“When he found that his long cherished beliefs did not agree with the most precise observations, he accepted the uncomfortable facts, he preferred the hard truth to his dearest illusions. That is the heart of science.”

    -Carl Sagan, Cosmos: The Harmony of the Worlds

  2. A related area worth looking at is Rasch measures. In any test-question / test-taker interaction, the probability of getting the answer correct is proportional to the product of the ability of the test taker and the easiness (inverse difficulty) of the question on whatever dimension of ability/difficulty the question measures. This fact leads to the ability to create a ratio-scale measure (equal-interval scale with an absolute zero) of intelligence rather than the usual rarity measure (standard deviations). It allows norming and validating the question pool while at the same time measuring the ability of the test takers and the uncertainty of that measurement. The question difficulty and test-taker ability are measured on the same scale, a scale which is fixed by the interactions between questions and test-takers. (Up to a multiplicative constant.)

    This type of scale is used in the Stanford Binet 5’s “Change Sensitive Scale”, which arbitrarily sets the average 10-year old’s score to 500, the one arbitrary choice.. An average 2.25y.o. scores 435, a 16 y.o. and up 510, and the highest score in their norming group was 592. Since this is a ratio scale, one could say the high-scorer is only about 15% greater than the average person, but also that there is a bigger difference in ability between the two than there is between a 2 year old and an average adult. Intelligence varies little among humans in an absolute sense, but far more in a relative sense than most people realize.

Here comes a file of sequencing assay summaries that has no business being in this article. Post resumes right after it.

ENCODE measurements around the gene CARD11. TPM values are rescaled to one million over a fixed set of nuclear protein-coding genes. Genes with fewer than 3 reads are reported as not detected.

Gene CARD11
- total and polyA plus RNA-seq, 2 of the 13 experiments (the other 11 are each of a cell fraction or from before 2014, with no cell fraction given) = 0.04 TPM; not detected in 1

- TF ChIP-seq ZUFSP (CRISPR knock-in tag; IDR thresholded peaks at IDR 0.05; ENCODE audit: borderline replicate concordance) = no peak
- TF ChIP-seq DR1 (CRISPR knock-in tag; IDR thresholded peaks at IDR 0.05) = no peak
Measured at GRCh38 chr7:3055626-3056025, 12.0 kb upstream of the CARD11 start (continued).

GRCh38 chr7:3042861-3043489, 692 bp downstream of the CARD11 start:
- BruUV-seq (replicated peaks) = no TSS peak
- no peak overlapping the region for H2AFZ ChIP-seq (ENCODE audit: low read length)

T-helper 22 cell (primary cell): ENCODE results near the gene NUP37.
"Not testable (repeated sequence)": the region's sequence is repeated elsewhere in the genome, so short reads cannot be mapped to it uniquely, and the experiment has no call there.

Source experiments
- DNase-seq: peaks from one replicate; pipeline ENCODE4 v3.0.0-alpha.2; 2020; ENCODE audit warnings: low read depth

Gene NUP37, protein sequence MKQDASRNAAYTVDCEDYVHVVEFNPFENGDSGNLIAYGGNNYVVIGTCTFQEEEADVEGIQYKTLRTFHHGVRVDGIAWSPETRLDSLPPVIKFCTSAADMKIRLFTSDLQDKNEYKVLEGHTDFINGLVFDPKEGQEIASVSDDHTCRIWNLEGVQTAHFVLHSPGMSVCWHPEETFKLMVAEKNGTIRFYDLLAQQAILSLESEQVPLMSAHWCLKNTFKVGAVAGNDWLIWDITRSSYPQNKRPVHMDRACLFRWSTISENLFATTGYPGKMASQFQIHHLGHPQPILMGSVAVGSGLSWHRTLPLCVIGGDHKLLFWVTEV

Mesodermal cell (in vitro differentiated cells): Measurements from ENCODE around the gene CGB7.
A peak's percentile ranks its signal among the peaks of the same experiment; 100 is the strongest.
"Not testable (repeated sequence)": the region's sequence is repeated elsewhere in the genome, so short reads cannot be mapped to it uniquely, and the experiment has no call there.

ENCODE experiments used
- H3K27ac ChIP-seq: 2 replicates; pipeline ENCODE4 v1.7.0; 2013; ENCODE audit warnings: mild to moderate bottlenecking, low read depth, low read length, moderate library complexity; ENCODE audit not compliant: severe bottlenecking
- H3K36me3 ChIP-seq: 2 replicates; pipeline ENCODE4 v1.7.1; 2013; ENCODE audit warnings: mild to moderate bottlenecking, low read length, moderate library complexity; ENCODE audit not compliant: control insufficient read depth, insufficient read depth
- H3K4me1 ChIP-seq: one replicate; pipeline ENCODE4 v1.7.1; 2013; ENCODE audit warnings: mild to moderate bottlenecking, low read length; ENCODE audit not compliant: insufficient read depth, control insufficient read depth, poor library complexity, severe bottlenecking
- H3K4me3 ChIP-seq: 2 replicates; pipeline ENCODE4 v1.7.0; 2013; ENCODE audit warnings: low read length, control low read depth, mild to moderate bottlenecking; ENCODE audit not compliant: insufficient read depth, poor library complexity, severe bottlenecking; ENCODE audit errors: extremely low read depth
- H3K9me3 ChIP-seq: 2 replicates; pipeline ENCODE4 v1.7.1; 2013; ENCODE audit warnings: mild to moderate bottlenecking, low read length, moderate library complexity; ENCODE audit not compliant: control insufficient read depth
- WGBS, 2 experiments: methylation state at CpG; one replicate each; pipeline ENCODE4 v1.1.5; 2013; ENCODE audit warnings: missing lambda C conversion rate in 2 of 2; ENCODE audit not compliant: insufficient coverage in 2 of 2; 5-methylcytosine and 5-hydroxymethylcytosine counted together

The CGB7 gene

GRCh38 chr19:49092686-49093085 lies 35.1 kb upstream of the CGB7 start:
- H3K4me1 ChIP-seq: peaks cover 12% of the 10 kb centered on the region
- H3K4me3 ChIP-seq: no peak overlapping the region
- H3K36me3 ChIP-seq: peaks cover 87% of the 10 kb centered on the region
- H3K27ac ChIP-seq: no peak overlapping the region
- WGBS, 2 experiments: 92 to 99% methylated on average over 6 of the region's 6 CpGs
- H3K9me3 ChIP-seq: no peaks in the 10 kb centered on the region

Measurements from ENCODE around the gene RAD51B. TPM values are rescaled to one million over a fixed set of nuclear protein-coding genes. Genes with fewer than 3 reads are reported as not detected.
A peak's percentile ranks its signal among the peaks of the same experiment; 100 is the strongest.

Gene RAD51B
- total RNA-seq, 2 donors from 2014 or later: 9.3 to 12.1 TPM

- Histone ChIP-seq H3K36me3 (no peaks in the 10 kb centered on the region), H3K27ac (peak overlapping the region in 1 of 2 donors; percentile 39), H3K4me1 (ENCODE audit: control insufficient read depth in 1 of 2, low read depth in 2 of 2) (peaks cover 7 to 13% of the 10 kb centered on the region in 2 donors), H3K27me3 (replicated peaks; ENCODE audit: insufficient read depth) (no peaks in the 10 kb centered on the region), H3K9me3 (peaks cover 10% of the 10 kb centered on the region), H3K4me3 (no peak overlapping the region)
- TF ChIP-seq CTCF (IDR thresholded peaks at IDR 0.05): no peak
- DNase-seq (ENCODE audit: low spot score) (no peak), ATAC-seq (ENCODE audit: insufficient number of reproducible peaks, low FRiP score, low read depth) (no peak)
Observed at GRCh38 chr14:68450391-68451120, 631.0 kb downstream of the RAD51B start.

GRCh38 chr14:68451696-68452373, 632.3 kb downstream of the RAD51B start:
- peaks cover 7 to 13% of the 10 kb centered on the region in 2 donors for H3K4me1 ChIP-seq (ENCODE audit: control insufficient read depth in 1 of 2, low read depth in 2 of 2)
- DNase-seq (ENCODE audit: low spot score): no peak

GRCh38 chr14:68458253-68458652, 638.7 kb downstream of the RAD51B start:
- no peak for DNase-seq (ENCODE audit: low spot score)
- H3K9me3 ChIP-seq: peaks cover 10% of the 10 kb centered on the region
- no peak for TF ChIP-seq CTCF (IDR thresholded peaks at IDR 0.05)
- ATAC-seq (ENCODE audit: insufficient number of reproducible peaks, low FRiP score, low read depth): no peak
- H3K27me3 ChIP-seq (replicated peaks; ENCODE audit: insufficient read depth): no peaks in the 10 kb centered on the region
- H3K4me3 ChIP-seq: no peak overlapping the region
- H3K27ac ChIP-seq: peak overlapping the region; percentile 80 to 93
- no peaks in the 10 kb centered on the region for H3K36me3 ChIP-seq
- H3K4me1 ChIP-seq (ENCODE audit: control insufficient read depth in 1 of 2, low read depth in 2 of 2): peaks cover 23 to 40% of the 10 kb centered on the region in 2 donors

The question of what universe or test dimension to measure is less difficult in human intelligence tests than in comparing different species or AIs. The measures of human intelligence we have correlate with each other 0.6-0.7, and with all sorts of positive outcomes that should be affected by intelligence, usually at nearly as high a level, seldom less than 0.3.

    Your KL divergence of Boltzmann brain from universe is a fascinating one, though dealing with megamolar quantities and far-from equilibrium states would seem to outweigh the conceptual simplicity in the case of natural intelligences. The math has some similarities to Rasch measures, but this is likely due to common properties of any proper (interval or ratio-scale) measurement.

  3. Hi Geordie,

    At this stage, I probably understand ~ 40% of the “Math section” of your post. So please forgive me if my question/comment sounds stupid.

    I believe that CiD can be used to test and rank Complex Event Processing Engines; particularly those that are used in the realm of finance for Market Surveillance and Algorithmic Trading. Is my assessment correct?

    A special request: Could you create web-based tools, like the Orion platform, that would allow “us civilians” to tinker with versions of the experiments / tests that you are conducting? I know that not too many people would use it, and it would be hard to justify expending resources on such a platform. However, you never know what can come out of that endeavour!

    Otherwise, I’m looking forward to reading Part 2 of your post.

    Happy Holidays!

    -Craig

    P.S. On an unrelated tip: Not too long ago, I watched a documentary on Nikola Tesla that made me think about your work. Tesla made a lot of enemies in the scientific community when he told them that the way they were going about quantum physics was wrong. I think you should try hard to locate his writings on the subject matter; they could vindicate your approach and/or stimulate new lines of thinking.
    P.P.S On another unrelated-kind-of-crazy tip: The (Indian) Vedic texts have got tales / step-by-step manuals on how to build “fantastical machines”. With the modern frame of reference, we are now starting to see that most of these “machines” could have been real. It’s heretical to say this, but, have you looked through them for “clues”? I think you should!

  4. Pingback: Reaching Enlightenment II. | Hack The Multiverse